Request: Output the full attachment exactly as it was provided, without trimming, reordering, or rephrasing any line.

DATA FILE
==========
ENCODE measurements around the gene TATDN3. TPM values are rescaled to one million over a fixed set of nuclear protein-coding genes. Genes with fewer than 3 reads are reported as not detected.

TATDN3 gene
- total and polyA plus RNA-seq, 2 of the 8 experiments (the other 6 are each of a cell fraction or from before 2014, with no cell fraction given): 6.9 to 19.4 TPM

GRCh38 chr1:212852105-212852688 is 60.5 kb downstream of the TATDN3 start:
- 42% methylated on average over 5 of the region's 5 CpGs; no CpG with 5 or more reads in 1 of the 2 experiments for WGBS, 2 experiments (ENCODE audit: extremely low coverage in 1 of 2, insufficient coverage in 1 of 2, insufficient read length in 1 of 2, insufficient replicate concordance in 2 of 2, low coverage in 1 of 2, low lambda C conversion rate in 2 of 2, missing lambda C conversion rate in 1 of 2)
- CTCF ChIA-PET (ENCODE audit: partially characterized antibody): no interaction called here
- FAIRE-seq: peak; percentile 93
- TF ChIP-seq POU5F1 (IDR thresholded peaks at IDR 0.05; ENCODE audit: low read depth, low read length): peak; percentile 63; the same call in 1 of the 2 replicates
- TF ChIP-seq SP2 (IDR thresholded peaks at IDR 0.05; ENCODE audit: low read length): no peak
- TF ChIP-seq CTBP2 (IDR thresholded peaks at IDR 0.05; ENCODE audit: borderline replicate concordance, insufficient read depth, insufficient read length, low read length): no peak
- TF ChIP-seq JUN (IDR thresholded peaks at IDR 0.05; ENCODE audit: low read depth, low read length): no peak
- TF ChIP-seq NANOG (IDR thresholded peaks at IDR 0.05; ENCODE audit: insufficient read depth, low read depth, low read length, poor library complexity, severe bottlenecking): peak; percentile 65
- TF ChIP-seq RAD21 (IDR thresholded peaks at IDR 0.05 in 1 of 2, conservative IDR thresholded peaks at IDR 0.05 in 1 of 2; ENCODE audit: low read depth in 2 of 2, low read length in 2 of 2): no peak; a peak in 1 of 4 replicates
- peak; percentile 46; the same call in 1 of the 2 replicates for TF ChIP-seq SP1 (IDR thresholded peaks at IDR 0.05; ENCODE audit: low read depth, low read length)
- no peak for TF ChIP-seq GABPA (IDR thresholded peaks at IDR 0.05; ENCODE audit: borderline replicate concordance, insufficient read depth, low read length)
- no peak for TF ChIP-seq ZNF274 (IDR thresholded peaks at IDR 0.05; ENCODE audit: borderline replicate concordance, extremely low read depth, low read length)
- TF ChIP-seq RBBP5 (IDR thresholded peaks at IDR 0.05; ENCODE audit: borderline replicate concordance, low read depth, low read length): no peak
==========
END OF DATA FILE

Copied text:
ENCODE measurements around the gene TATDN3. TPM values are rescaled to one million over a fixed set of nuclear protein-coding genes. Genes with fewer than 3 reads are reported as not detected.

TATDN3 gene
- total and polyA plus RNA-seq, 2 of the 8 experiments (the other 6 are each of a cell fraction or from before 2014, with no cell fraction given): 6.9 to 19.4 TPM

GRCh38 chr1:212852105-212852688 is 60.5 kb downstream of the TATDN3 start:
- 42% methylated on average over 5 of the region's 5 CpGs; no CpG with 5 or more reads in 1 of the 2 experiments for WGBS, 2 experiments (ENCODE audit: extremely low coverage in 1 of 2, insufficient coverage in 1 of 2, insufficient read length in 1 of 2, insufficient replicate concordance in 2 of 2, low coverage in 1 of 2, low lambda C conversion rate in 2 of 2, missing lambda C conversion rate in 1 of 2)
- CTCF ChIA-PET (ENCODE audit: partially characterized antibody): no interaction called here
- FAIRE-seq: peak; percentile 93
- TF ChIP-seq POU5F1 (IDR thresholded peaks at IDR 0.05; ENCODE audit: low read depth, low read length): peak; percentile 63; the same call in 1 of the 2 replicates
- TF ChIP-seq SP2 (IDR thresholded peaks at IDR 0.05; ENCODE audit: low read length): no peak
- TF ChIP-seq CTBP2 (IDR thresholded peaks at IDR 0.05; ENCODE audit: borderline replicate concordance, insufficient read depth, insufficient read length, low read length): no peak
- TF ChIP-seq JUN (IDR thresholded peaks at IDR 0.05; ENCODE audit: low read depth, low read length): no peak
- TF ChIP-seq NANOG (IDR thresholded peaks at IDR 0.05; ENCODE audit: insufficient read depth, low read depth, low read length, poor library complexity, severe bottlenecking): peak; percentile 65
- TF ChIP-seq RAD21 (IDR thresholded peaks at IDR 0.05 in 1 of 2, conservative IDR thresholded peaks at IDR 0.05 in 1 of 2; ENCODE audit: low read depth in 2 of 2, low read length in 2 of 2): no peak; a peak in 1 of 4 replicates
- peak; percentile 46; the same call in 1 of the 2 replicates for TF ChIP-seq SP1 (IDR thresholded peaks at IDR 0.05; ENCODE audit: low read depth, low read length)
- no peak for TF ChIP-seq GABPA (IDR thresholded peaks at IDR 0.05; ENCODE audit: borderline replicate concordance, insufficient read depth, low read length)
- no peak for TF ChIP-seq ZNF274 (IDR thresholded peaks at IDR 0.05; ENCODE audit: borderline replicate concordance, extremely low read depth, low read length)
- TF ChIP-seq RBBP5 (IDR thresholded peaks at IDR 0.05; ENCODE audit: borderline replicate concordance, low read depth, low read length): no peak